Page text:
We all saw and heard Ms Rebecca Carter this morning. She is an 18 year old student from Wexford who completed her leaving certificate examination this year hoping to get enough points to do veterinary medicine in University College Dublin, UCD. When Rebecca received her results in August, she fell just short for the first and second round offers and sought a recheck of her papers. That review revealed that the examiner had wrongly added up her marks. Had that error not occurred, Rebecca would have received a higher grade. She would have exceeded the points required and been offered a place. However, the State Examinations Commission, SEC, decided not to formally recheck her results before mid-October, thereby costing her the place in university she had earned. The commission says that any alleged error can only be corrected through the formal appeals process and that the error could not be dealt with through a rectification process. It is extraordinary that if the totting up error had appeared on the front cover of the examination script, it would have been rectified outside the normal appeals process but because it happened inside the paper, it had to be dealt with through the formal system. One could not make it up.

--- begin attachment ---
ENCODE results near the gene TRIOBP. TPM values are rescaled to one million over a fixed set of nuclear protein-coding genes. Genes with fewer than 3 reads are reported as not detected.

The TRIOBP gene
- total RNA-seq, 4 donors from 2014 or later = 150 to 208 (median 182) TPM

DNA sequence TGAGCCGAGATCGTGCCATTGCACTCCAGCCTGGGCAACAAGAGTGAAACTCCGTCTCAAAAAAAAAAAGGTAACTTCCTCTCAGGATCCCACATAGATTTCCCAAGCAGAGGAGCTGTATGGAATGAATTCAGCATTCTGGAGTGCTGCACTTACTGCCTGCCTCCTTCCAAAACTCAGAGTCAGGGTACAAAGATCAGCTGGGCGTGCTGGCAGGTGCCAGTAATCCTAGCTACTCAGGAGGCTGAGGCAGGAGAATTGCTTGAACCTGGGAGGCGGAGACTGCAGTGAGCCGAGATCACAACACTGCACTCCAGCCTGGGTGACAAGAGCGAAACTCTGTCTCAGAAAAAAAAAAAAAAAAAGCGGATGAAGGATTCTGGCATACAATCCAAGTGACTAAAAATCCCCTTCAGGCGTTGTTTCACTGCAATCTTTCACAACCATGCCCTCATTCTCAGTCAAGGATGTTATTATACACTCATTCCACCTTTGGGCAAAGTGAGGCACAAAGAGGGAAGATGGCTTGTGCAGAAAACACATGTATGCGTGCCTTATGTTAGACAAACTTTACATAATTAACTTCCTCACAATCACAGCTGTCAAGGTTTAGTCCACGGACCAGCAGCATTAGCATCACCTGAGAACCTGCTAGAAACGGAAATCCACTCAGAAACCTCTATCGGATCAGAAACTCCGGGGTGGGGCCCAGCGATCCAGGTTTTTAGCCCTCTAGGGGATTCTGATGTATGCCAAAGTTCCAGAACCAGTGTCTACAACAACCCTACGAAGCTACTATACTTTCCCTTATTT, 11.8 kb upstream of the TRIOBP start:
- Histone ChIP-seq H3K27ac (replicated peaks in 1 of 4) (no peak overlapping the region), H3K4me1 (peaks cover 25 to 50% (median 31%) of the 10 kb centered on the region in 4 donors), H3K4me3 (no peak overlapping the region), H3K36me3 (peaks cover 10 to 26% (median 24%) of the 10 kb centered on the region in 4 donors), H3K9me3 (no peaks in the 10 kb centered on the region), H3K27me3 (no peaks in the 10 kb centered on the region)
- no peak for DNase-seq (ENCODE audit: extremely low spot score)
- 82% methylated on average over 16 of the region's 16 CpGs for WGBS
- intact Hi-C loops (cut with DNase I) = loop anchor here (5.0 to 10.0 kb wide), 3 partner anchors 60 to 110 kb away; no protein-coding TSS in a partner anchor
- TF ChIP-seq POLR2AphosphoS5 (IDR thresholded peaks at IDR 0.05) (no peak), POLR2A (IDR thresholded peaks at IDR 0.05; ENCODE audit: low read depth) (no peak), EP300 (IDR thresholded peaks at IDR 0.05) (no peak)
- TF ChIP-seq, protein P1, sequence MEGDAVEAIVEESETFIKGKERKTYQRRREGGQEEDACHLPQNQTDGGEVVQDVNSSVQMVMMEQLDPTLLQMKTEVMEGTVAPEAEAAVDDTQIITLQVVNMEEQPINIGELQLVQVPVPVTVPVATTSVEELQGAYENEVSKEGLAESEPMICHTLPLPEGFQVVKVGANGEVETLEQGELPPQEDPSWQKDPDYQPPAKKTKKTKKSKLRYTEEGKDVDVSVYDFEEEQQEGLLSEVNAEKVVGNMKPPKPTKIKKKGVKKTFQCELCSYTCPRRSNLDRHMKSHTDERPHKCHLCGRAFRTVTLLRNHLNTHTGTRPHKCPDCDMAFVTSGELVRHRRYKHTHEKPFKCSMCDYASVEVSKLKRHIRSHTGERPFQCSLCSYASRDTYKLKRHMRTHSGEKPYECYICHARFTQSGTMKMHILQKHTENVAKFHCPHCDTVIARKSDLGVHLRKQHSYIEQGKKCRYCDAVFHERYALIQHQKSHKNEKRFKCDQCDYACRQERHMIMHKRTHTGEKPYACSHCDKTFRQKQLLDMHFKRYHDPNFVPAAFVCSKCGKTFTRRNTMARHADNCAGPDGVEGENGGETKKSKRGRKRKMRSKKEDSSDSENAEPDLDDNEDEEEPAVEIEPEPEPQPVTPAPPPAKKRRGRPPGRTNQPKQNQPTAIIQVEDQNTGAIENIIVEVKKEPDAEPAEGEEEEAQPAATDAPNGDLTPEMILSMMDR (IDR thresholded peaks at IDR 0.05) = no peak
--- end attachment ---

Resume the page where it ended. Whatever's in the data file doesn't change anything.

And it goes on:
Rebecca decided she would not allow such absurd bureaucracy to waste her life. She took her case to the court and won it yesterday. She should be commended for shining a light on the system. However, the case has highlighted a number of serious deficiencies in our examination marking process. If the SEC cannot decide on an appeal prior to the allocation of places in the academic year for which students are sitting the leaving certificate examination, the system is clearly unfit for purpose. On RTÉ this morning, Brian Mooney, who is well respected in this area, said the examiners are totting up marks using their own pens and pencils. They do not have IT available to them to carry out that process. Deputy Thomas Byrne has pointed out for some time the inadequacies of the resources being allocated to the marking process for both the leaving certificate and junior certificate examinations. It was shown during the court hearing yesterday that 1,700 examiners marked 390,000 papers in 54 days. Mistakes will be made with that type of pressure on examiners but, as we saw in Rebecca's case, mistakes interfere with people's futures. Deputy Thomas Byrne has repeatedly pointed to a major resource issue in terms of recruiting examiners yet the Minister for Education and Skills, Deputy Bruton, continued to stick his head in the sand.
What plans has the Government to review the system and the outcome of the case yesterday? What does it say about our State examination marking system that a student must go to the High Court to get the place in university she has worked hard for awarded to her this year? Is the Government aware of any other such cases where errors in the process have cost people places?